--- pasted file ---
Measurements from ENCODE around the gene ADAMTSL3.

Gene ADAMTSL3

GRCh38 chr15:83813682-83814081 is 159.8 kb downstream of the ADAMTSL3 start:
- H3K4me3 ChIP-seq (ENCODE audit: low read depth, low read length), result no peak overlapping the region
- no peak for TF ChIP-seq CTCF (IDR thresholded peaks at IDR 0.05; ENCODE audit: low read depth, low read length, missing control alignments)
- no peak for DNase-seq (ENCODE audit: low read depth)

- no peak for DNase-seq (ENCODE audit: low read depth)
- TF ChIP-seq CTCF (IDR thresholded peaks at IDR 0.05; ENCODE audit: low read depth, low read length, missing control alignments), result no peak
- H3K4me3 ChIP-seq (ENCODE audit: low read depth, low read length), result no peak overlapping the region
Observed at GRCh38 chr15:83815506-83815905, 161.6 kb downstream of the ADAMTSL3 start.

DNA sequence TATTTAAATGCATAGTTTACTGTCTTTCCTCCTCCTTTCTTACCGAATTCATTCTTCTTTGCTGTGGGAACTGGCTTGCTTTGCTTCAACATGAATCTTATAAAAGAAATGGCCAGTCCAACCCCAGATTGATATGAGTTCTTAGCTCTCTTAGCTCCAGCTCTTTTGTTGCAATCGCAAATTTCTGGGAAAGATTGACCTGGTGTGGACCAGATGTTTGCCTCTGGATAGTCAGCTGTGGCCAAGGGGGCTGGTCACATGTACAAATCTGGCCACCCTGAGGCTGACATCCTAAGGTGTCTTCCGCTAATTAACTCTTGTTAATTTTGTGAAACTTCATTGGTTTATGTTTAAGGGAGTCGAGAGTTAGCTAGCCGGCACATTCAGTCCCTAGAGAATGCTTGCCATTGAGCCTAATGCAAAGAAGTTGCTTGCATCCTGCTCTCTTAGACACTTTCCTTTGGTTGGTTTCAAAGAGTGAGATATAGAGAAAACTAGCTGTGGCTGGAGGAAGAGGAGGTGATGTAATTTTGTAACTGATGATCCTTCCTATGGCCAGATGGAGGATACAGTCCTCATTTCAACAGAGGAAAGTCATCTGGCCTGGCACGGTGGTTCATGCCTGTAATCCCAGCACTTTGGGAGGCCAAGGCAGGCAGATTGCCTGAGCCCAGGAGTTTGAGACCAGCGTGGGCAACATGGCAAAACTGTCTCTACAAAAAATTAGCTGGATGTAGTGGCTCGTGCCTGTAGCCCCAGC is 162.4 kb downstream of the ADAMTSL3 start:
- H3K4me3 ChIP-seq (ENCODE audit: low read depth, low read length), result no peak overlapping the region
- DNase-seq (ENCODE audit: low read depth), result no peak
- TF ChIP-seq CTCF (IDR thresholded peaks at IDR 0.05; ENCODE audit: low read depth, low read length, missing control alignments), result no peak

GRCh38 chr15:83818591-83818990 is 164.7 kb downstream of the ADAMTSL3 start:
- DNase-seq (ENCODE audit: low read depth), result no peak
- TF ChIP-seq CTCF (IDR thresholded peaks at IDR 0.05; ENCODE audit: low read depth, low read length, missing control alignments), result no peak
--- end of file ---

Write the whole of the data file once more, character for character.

Measurements from ENCODE around the gene ADAMTSL3.

Gene ADAMTSL3

GRCh38 chr15:83813682-83814081 is 159.8 kb downstream of the ADAMTSL3 start:
- H3K4me3 ChIP-seq (ENCODE audit: low read depth, low read length), result no peak overlapping the region
- no peak for TF ChIP-seq CTCF (IDR thresholded peaks at IDR 0.05; ENCODE audit: low read depth, low read length, missing control alignments)
- no peak for DNase-seq (ENCODE audit: low read depth)

- no peak for DNase-seq (ENCODE audit: low read depth)
- TF ChIP-seq CTCF (IDR thresholded peaks at IDR 0.05; ENCODE audit: low read depth, low read length, missing control alignments), result no peak
- H3K4me3 ChIP-seq (ENCODE audit: low read depth, low read length), result no peak overlapping the region
Observed at GRCh38 chr15:83815506-83815905, 161.6 kb downstream of the ADAMTSL3 start.

DNA sequence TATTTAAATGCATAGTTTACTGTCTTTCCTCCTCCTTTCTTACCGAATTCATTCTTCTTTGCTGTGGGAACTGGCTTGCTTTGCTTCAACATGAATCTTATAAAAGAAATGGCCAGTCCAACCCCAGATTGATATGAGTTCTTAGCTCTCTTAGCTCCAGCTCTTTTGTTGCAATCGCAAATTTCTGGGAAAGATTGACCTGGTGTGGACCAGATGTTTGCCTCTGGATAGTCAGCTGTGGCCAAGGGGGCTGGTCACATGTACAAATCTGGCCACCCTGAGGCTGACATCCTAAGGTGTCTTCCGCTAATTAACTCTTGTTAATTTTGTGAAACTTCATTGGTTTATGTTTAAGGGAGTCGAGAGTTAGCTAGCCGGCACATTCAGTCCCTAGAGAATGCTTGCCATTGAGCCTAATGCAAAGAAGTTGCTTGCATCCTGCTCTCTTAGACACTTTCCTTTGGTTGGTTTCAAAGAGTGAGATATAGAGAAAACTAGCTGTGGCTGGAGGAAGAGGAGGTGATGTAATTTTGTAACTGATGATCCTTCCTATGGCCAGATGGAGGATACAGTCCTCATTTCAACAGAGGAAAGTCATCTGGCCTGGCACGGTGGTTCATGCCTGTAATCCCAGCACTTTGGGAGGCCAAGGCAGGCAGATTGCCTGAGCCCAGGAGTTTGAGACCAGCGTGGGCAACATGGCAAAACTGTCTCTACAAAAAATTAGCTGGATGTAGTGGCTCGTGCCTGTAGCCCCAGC is 162.4 kb downstream of the ADAMTSL3 start:
- H3K4me3 ChIP-seq (ENCODE audit: low read depth, low read length), result no peak overlapping the region
- DNase-seq (ENCODE audit: low read depth), result no peak
- TF ChIP-seq CTCF (IDR thresholded peaks at IDR 0.05; ENCODE audit: low read depth, low read length, missing control alignments), result no peak

GRCh38 chr15:83818591-83818990 is 164.7 kb downstream of the ADAMTSL3 start:
- DNase-seq (ENCODE audit: low read depth), result no peak
- TF ChIP-seq CTCF (IDR thresholded peaks at IDR 0.05; ENCODE audit: low read depth, low read length, missing control alignments), result no peak